Here are some logs with this default Silent mode, with the laptop on the desk.

In comparison, the Optimized Profile allows for framerates within only 10-15% of the Turbo mode with the laptop placed on the stand, and about 70-75% of the Turbo mode performance with the laptop flat on the desk. And that’s because of that GPU thermal limit.

With the laptop on the desk, the cooling module struggles in this mode that limits the rpms to only about 40% of their speeds, in order to keep than noise under 35 dBA. That’s why, the GPU only runs at 50-55W of TGP power with the laptop on the desk, but at 65-70W of power with it placed on the stand, and that difference has a big impact over the gaming framerates.

And here are some logs for this Optimized Silent profile, with the laptop flat on the desk.

And with the laptop on a stand.

The GPU temperatures are pinned at 80C in both cases, but the overall internal temperatures over the other components and the chassis temperatures are a little lower when having this G14 on the stand.

As far as chassis temperatures go, those are slightly higher on the Optimized Silent mode than on the regular Silent mode, but still at sub-40s around the arrows keys and the WASD keys, with a warmer middle of the chassis and a 50+ C hotspot above the keyboard. The default Silent mode runs a quieter at 32-33 dBA, while this manual mode is set at 35 dBA.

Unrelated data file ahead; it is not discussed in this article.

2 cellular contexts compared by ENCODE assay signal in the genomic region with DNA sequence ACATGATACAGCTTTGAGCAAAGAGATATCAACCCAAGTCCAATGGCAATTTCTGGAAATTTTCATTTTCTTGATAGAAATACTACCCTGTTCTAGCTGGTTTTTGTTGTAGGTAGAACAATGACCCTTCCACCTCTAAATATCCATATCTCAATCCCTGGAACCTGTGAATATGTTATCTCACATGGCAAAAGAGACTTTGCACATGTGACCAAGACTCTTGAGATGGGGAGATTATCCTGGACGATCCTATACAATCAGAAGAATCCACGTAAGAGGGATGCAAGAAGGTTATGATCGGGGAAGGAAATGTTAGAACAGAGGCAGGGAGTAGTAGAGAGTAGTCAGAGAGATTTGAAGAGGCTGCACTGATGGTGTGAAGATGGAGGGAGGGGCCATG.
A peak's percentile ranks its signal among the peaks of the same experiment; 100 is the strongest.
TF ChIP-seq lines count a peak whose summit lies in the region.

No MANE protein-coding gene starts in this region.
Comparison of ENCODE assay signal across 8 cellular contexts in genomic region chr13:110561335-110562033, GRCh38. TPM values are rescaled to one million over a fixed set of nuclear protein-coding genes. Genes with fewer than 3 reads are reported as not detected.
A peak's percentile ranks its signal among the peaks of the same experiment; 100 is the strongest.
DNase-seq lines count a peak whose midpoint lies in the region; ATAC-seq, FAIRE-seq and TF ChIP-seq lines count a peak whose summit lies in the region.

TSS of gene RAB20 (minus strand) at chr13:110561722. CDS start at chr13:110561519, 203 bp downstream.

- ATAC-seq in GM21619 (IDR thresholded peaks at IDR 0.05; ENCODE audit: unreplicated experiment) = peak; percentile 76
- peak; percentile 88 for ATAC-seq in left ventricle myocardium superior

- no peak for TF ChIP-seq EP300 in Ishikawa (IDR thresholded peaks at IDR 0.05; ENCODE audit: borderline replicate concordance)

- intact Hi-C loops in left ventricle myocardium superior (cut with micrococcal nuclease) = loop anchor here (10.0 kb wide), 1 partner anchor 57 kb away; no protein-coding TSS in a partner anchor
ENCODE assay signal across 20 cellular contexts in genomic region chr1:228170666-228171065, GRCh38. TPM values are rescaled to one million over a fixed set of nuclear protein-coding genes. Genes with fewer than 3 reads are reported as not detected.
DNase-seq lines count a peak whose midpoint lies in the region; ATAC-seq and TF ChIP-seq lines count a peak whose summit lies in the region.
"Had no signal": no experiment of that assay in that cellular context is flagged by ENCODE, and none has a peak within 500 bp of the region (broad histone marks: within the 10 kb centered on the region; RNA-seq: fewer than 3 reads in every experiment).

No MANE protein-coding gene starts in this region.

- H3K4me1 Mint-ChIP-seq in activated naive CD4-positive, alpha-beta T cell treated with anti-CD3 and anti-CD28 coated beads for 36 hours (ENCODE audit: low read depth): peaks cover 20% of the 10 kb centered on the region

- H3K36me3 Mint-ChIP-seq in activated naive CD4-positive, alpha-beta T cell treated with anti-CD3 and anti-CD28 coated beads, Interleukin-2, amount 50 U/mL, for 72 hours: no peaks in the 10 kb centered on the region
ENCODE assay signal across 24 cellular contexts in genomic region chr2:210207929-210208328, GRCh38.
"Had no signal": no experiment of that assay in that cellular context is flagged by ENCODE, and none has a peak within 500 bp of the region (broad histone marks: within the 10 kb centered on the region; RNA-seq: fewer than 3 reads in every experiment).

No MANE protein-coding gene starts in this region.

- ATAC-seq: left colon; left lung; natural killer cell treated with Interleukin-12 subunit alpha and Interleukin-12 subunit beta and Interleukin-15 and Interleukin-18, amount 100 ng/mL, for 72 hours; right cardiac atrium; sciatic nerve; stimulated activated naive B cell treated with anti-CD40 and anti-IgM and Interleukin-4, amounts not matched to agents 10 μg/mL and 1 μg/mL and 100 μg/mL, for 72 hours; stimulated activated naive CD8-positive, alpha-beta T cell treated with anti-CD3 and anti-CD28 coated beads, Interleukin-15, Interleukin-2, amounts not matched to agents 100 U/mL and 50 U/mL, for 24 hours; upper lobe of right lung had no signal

Here’s the thermal reading for the default Silent mode, but for some reason I forgot to take a reading of this Optimized mode. Will try to update this at some point.

temps zephyrusg14 gaming silent

Anyway, I’d argue you should use a stand with this laptop for extensive gaming/work sessions on any power profile. But that’s especially important when aiming to maximize performance and minimize noise in this quiet mode.

Long story short, these settings allow for 60+ framerates on QHD resolution with Ultra graphics details in most tested titles, with the exception of Cyberpunk. And that’s excellent for a portable 14-inch device while keeping fans barely audible at sub 35 dBA.

Of course, you can further tweak these settings based on your need, by adjusting the GPU temperatures limit or fan-levels. Perhaps you can accept 38-40 dBA, which is going to push the performance of this Silent-ish profile within 5-10% of the Turbo mode. With higher CPU/GPU temperatures, of course, but still within acceptable limits as long as you place this on a stand to help with cooling. My aim, however, was the 35 dBA limit.

Anyway, that’s about it for this article. Let me know of your thoughts and feedback down below. And go ahead and read our other articles on the 2024 Zephyrus G14 series if interested in getting on of these, such as:

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Author at Ultrabookreview.com
Article by: Andrei Girbea